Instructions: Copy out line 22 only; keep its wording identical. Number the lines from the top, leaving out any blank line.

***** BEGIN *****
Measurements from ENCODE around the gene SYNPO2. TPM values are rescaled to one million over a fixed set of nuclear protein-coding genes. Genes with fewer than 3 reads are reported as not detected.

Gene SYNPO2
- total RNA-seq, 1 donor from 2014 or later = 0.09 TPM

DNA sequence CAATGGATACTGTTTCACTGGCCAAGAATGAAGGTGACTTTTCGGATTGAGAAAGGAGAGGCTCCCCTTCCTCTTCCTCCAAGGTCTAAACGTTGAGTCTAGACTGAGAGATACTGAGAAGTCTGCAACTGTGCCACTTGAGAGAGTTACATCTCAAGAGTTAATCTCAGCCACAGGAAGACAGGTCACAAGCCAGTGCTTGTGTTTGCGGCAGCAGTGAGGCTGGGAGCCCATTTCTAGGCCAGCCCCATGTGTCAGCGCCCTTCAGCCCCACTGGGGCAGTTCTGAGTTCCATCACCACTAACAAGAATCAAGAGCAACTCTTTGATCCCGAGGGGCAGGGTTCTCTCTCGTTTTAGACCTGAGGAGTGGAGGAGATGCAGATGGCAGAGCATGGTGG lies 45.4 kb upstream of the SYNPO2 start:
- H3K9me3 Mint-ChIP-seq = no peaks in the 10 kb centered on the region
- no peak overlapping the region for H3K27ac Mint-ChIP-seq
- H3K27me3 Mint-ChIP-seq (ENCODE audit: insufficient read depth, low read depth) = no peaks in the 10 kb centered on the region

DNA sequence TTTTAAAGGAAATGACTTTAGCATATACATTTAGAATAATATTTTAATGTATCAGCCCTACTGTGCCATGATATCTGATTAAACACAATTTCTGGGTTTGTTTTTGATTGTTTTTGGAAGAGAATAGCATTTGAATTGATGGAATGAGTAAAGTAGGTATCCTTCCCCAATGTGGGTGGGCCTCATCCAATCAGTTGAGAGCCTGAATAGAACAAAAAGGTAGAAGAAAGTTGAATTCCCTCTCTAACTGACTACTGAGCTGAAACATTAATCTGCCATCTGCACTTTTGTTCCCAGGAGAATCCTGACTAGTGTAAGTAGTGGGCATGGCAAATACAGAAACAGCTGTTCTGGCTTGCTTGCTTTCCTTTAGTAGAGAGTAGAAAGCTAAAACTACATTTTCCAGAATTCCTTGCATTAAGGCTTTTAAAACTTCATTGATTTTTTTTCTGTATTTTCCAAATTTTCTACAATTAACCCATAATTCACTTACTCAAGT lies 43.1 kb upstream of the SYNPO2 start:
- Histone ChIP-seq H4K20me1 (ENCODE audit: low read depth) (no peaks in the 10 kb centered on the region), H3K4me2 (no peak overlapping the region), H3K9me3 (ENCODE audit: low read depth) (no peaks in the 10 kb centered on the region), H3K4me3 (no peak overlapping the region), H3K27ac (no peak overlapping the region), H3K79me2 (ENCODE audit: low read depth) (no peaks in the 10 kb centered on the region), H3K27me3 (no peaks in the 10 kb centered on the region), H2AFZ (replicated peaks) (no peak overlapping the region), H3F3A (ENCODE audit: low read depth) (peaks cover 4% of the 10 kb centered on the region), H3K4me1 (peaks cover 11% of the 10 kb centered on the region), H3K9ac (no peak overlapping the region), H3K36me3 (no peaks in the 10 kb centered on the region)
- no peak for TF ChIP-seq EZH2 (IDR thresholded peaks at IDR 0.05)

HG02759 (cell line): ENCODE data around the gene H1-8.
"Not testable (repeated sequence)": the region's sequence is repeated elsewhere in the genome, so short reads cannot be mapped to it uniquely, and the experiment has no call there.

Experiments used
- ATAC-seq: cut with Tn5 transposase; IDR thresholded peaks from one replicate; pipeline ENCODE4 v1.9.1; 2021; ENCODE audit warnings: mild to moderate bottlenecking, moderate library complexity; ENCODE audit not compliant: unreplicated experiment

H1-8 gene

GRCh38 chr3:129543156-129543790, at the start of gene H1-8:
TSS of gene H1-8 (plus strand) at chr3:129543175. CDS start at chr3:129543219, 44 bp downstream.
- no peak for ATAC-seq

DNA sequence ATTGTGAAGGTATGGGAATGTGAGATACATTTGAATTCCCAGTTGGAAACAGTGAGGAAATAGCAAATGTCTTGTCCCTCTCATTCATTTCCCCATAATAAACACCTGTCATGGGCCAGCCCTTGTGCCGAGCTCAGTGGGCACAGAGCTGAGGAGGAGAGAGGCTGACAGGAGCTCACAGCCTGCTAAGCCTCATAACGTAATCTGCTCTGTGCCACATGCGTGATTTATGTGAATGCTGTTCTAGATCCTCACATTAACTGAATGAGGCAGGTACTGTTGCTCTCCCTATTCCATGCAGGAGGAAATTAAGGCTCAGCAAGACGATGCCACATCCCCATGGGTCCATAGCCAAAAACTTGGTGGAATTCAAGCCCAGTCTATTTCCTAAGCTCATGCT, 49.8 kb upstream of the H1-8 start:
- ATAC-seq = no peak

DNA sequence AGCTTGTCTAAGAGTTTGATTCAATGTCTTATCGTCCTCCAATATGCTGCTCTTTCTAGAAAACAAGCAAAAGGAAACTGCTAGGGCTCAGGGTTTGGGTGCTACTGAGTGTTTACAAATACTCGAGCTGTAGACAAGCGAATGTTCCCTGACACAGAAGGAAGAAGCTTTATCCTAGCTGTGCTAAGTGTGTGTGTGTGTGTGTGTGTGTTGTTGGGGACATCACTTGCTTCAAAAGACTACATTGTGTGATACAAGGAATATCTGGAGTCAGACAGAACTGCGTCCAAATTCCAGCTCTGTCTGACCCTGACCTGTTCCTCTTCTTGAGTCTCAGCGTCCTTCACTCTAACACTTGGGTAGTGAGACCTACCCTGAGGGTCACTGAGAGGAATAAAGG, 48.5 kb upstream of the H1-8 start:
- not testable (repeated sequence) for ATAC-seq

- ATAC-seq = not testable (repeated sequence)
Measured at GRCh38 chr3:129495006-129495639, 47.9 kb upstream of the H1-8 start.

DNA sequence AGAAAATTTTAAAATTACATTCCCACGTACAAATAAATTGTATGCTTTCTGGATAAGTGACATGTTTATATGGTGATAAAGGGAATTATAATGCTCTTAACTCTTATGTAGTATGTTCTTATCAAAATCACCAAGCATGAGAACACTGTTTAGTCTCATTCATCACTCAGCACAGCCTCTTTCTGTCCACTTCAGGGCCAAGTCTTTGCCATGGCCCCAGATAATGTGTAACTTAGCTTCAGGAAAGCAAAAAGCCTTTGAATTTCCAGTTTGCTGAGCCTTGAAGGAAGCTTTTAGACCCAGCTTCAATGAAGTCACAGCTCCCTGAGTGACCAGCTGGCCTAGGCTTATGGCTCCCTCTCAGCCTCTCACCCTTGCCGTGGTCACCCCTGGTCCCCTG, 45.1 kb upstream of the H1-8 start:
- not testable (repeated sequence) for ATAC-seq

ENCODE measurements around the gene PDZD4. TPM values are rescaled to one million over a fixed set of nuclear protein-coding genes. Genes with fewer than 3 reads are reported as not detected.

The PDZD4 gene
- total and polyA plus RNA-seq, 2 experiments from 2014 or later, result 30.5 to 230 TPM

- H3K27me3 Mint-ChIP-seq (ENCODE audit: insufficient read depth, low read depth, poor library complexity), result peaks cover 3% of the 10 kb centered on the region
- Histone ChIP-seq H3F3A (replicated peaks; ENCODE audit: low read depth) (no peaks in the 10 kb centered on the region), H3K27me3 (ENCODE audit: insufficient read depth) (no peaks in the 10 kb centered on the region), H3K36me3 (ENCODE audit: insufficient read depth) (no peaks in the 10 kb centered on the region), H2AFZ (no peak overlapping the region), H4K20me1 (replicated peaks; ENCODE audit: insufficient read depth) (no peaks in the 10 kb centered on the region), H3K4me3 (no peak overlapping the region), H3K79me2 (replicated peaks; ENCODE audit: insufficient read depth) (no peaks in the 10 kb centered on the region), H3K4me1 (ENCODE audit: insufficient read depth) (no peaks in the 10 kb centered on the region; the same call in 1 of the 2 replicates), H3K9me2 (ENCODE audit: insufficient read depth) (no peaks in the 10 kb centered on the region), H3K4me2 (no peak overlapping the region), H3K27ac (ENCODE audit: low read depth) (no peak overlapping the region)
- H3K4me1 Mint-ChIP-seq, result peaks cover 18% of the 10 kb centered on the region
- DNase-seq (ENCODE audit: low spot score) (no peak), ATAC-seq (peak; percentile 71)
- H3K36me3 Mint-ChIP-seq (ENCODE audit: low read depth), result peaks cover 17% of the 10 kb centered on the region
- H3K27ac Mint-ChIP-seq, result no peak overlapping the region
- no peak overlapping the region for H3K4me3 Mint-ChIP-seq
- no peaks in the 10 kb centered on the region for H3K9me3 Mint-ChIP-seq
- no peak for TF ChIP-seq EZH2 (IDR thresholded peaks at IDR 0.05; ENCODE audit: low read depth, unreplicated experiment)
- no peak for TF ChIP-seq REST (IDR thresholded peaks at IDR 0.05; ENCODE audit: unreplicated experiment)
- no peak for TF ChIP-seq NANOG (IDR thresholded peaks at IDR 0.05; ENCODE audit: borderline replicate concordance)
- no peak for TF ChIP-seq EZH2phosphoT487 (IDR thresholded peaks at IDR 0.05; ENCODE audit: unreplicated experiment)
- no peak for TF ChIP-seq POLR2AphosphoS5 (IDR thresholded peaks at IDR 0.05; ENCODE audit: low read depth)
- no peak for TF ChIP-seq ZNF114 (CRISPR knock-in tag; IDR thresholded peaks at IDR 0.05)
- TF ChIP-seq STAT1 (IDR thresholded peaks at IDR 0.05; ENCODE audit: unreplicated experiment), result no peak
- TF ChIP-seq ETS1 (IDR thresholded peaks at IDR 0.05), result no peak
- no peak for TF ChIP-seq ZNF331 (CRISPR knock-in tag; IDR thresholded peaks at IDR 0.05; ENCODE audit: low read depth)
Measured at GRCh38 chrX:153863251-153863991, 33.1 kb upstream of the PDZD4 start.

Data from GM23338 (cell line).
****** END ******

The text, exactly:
- not testable (repeated sequence) for ATAC-seq